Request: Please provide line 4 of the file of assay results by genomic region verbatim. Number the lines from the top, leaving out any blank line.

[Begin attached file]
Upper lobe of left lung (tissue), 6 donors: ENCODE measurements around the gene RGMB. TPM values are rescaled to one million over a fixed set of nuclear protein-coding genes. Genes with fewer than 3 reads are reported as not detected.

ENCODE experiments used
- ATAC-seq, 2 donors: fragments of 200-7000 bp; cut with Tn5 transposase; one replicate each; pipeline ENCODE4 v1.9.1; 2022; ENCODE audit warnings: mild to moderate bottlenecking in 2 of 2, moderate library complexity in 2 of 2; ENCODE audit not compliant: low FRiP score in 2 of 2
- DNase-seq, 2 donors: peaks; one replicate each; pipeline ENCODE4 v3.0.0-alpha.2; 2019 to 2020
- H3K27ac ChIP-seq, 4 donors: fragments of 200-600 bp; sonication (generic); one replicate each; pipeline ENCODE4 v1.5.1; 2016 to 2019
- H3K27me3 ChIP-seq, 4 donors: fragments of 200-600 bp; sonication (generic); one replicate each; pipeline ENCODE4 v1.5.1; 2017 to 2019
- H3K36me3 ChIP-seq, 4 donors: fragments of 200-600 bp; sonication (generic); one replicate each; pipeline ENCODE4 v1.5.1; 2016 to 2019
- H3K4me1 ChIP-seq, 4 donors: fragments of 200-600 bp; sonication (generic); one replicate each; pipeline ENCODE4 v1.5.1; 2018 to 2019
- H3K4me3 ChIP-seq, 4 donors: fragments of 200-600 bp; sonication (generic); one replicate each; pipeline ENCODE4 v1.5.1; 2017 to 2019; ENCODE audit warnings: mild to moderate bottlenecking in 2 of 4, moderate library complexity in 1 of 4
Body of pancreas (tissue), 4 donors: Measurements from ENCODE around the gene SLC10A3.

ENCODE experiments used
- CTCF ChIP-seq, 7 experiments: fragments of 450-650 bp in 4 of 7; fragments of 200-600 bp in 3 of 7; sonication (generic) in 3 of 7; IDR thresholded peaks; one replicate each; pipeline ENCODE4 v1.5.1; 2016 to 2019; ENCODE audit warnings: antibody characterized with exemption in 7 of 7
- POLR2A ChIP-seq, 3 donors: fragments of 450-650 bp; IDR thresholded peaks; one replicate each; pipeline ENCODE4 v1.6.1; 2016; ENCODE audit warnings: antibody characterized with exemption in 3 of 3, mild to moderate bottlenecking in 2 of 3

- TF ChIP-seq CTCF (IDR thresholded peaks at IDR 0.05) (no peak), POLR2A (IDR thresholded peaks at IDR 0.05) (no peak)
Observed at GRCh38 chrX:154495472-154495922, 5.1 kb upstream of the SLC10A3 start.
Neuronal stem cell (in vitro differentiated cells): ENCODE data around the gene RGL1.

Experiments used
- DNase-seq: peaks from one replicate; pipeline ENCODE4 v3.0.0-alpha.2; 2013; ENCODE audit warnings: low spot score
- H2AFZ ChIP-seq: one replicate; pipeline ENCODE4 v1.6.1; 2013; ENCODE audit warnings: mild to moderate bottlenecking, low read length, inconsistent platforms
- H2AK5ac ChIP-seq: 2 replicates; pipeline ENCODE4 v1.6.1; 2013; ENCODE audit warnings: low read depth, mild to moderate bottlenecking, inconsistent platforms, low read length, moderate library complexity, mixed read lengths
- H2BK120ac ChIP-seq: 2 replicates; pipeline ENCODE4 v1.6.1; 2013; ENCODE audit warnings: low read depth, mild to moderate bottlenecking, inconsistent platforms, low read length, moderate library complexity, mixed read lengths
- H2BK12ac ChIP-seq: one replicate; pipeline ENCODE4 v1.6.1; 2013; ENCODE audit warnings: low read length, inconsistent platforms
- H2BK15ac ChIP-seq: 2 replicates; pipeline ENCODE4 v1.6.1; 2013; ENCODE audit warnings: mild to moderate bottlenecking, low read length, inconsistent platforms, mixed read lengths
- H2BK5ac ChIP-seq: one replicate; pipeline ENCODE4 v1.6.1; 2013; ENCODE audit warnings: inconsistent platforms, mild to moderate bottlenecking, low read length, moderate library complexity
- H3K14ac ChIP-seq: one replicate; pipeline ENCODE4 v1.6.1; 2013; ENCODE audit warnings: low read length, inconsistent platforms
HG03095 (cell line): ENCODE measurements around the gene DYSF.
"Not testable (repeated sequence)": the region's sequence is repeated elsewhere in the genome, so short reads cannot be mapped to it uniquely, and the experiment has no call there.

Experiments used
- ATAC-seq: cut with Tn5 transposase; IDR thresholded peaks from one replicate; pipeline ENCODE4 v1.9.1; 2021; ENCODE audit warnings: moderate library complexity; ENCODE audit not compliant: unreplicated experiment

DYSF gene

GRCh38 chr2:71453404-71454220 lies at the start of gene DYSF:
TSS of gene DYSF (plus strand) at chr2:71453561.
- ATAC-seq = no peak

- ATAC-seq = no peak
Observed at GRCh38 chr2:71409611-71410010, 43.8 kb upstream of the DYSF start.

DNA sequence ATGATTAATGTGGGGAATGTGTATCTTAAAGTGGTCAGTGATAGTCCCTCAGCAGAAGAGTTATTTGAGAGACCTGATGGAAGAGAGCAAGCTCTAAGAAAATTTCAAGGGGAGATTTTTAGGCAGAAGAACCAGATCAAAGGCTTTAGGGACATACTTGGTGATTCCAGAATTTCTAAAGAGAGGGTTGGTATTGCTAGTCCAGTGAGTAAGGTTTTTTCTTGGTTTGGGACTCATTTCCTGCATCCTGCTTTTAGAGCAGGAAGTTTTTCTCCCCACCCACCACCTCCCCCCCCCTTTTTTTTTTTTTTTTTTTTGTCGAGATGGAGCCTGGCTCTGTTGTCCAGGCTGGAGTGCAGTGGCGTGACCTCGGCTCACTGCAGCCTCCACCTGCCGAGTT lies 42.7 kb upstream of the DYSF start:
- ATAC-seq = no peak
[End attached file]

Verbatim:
- DNase-seq, 2 donors: peaks; one replicate each; pipeline ENCODE4 v3.0.0-alpha.2; 2019 to 2020